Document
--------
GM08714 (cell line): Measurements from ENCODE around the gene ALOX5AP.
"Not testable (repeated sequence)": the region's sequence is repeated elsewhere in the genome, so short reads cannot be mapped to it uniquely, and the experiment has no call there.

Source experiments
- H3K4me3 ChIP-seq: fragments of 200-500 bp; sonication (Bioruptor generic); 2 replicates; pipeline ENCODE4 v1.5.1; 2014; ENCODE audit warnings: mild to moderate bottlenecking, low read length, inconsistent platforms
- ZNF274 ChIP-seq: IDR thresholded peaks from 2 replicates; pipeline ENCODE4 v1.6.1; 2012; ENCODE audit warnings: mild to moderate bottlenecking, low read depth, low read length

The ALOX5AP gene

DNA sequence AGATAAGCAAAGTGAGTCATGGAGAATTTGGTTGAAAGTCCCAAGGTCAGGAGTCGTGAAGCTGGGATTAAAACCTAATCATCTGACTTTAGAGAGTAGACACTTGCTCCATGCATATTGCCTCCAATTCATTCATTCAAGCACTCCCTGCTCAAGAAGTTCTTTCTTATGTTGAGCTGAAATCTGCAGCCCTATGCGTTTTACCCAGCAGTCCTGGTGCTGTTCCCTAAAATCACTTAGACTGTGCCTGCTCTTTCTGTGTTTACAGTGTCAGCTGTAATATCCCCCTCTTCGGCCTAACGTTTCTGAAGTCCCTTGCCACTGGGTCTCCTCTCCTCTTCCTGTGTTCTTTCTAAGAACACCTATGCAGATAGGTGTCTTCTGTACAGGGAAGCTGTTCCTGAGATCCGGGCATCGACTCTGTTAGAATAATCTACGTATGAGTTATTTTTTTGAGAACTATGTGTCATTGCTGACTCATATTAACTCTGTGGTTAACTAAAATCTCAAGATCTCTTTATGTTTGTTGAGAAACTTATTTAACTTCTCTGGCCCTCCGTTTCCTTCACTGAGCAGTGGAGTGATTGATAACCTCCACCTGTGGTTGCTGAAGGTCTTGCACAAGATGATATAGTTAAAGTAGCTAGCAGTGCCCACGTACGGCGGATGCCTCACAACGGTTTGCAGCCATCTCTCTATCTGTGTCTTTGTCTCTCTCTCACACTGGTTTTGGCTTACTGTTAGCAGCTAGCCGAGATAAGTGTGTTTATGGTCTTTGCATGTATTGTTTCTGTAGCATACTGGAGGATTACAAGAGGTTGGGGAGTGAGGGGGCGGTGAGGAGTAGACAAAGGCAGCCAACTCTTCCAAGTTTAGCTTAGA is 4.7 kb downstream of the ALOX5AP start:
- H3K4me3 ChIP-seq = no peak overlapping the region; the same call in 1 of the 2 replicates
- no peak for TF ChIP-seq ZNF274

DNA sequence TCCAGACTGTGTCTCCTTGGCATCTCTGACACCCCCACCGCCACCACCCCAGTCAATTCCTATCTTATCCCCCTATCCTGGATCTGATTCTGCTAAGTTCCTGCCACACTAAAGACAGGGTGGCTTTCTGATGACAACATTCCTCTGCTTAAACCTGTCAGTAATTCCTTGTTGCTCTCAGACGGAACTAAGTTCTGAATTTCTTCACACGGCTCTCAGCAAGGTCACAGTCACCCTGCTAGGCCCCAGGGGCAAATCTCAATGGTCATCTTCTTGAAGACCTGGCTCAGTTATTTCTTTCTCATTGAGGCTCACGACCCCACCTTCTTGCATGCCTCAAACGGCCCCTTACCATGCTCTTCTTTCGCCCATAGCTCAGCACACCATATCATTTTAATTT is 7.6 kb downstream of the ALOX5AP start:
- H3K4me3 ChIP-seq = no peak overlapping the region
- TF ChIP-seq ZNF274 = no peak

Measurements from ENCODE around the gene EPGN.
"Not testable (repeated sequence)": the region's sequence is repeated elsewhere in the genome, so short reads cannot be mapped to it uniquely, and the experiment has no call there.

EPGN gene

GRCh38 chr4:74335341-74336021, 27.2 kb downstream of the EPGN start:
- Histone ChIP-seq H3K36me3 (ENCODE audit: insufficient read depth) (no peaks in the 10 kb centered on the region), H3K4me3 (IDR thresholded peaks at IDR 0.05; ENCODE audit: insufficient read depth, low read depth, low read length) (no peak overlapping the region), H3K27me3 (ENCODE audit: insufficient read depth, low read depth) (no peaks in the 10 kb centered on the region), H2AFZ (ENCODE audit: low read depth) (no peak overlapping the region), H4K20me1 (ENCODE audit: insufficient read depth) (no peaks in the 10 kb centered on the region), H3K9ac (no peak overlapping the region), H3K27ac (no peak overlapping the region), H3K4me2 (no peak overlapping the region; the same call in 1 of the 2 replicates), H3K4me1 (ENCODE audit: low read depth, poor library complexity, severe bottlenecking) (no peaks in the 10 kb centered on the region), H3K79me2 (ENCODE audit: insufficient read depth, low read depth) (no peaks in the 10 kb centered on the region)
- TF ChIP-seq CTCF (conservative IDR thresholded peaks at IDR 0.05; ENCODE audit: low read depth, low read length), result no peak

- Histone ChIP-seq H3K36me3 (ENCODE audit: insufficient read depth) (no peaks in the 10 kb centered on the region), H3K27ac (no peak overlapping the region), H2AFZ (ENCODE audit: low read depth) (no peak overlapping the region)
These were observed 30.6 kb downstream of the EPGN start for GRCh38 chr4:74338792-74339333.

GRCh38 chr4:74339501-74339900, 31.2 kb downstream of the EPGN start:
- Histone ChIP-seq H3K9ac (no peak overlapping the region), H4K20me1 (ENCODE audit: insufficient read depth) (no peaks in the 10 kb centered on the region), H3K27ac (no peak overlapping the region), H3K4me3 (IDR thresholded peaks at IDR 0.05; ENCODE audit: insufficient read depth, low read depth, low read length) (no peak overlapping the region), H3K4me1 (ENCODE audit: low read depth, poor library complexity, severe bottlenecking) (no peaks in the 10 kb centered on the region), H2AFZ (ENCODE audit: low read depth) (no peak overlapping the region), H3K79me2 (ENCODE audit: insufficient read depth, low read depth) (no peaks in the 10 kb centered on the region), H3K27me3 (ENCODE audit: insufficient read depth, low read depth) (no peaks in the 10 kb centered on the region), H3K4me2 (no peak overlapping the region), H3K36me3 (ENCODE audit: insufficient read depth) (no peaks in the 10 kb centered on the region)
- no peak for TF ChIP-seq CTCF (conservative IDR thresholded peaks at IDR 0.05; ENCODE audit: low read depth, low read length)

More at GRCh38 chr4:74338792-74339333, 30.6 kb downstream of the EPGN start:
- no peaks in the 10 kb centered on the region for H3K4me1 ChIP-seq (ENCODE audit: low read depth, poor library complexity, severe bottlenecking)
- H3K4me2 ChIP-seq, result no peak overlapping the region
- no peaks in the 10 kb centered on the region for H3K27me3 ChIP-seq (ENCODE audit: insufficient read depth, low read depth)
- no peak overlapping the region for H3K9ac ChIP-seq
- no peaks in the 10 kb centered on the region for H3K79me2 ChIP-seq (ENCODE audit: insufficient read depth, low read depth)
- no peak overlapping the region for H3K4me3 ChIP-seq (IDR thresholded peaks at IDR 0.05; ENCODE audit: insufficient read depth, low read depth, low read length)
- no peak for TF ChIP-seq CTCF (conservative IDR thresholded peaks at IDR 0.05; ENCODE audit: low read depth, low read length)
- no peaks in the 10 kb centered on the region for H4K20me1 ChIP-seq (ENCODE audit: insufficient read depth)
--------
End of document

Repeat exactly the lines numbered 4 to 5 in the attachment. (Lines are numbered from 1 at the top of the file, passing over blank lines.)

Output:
- H3K4me3 ChIP-seq: fragments of 200-500 bp; sonication (Bioruptor generic); 2 replicates; pipeline ENCODE4 v1.5.1; 2014; ENCODE audit warnings: mild to moderate bottlenecking, low read length, inconsistent platforms
- ZNF274 ChIP-seq: IDR thresholded peaks from 2 replicates; pipeline ENCODE4 v1.6.1; 2012; ENCODE audit warnings: mild to moderate bottlenecking, low read depth, low read length